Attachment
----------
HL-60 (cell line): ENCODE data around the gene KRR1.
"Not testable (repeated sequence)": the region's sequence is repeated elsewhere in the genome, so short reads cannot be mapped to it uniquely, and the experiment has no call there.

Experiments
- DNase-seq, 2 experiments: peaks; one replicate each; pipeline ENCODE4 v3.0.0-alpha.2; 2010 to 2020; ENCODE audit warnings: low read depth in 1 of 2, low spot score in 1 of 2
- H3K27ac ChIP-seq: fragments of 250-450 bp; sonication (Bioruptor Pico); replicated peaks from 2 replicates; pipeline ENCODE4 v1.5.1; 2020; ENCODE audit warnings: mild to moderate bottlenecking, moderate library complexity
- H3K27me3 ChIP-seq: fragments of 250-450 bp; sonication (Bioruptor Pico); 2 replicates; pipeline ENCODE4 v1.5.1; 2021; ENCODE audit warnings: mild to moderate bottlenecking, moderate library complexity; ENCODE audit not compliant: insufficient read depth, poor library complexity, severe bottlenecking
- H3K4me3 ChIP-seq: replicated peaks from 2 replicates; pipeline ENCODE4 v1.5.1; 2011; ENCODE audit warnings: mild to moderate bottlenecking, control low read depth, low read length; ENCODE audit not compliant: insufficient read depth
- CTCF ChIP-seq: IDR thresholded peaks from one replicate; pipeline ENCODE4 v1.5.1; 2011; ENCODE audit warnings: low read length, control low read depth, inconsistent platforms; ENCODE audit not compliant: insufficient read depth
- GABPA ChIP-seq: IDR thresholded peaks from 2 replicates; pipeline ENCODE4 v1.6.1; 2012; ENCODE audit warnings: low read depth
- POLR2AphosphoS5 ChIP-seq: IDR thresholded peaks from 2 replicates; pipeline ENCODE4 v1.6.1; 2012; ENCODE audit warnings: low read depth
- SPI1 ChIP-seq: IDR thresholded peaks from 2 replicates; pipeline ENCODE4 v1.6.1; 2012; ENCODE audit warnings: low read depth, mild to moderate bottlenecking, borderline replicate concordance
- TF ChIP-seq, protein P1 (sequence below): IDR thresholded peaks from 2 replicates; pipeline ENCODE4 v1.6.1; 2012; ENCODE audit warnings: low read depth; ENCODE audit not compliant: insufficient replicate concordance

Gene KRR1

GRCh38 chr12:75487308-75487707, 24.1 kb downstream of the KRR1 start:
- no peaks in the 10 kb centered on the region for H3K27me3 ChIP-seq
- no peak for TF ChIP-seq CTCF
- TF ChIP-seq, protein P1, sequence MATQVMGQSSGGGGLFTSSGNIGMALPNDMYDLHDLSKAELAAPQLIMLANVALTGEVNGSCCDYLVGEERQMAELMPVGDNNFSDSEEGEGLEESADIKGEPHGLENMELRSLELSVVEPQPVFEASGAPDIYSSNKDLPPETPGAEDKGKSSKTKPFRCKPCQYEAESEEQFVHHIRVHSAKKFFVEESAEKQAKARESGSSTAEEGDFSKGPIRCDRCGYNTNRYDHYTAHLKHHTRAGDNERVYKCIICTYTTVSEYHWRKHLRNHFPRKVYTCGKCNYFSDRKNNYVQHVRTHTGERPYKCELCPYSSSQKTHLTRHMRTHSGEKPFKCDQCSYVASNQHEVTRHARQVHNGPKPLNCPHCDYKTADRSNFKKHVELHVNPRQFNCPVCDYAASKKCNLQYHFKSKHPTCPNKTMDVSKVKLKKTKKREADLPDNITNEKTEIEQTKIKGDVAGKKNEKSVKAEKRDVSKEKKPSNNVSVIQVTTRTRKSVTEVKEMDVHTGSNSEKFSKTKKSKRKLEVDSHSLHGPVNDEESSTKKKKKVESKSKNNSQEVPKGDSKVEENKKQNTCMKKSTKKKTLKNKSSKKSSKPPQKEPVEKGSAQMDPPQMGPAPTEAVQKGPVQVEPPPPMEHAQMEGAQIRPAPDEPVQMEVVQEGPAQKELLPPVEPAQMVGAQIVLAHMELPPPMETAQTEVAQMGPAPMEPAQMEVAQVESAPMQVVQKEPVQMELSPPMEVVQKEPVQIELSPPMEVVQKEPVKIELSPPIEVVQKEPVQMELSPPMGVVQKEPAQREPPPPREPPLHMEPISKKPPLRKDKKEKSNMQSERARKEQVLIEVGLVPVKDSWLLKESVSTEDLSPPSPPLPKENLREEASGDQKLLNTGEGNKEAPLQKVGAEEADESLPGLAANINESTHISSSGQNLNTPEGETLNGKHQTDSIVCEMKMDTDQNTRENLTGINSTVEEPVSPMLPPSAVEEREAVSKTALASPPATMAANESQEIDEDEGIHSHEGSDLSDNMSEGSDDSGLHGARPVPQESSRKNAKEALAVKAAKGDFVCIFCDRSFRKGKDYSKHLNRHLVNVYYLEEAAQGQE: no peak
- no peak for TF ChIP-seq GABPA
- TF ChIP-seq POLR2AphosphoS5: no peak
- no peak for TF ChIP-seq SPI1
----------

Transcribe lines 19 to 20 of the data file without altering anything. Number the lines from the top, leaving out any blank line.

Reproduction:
- TF ChIP-seq POLR2AphosphoS5: no peak
- no peak for TF ChIP-seq SPI1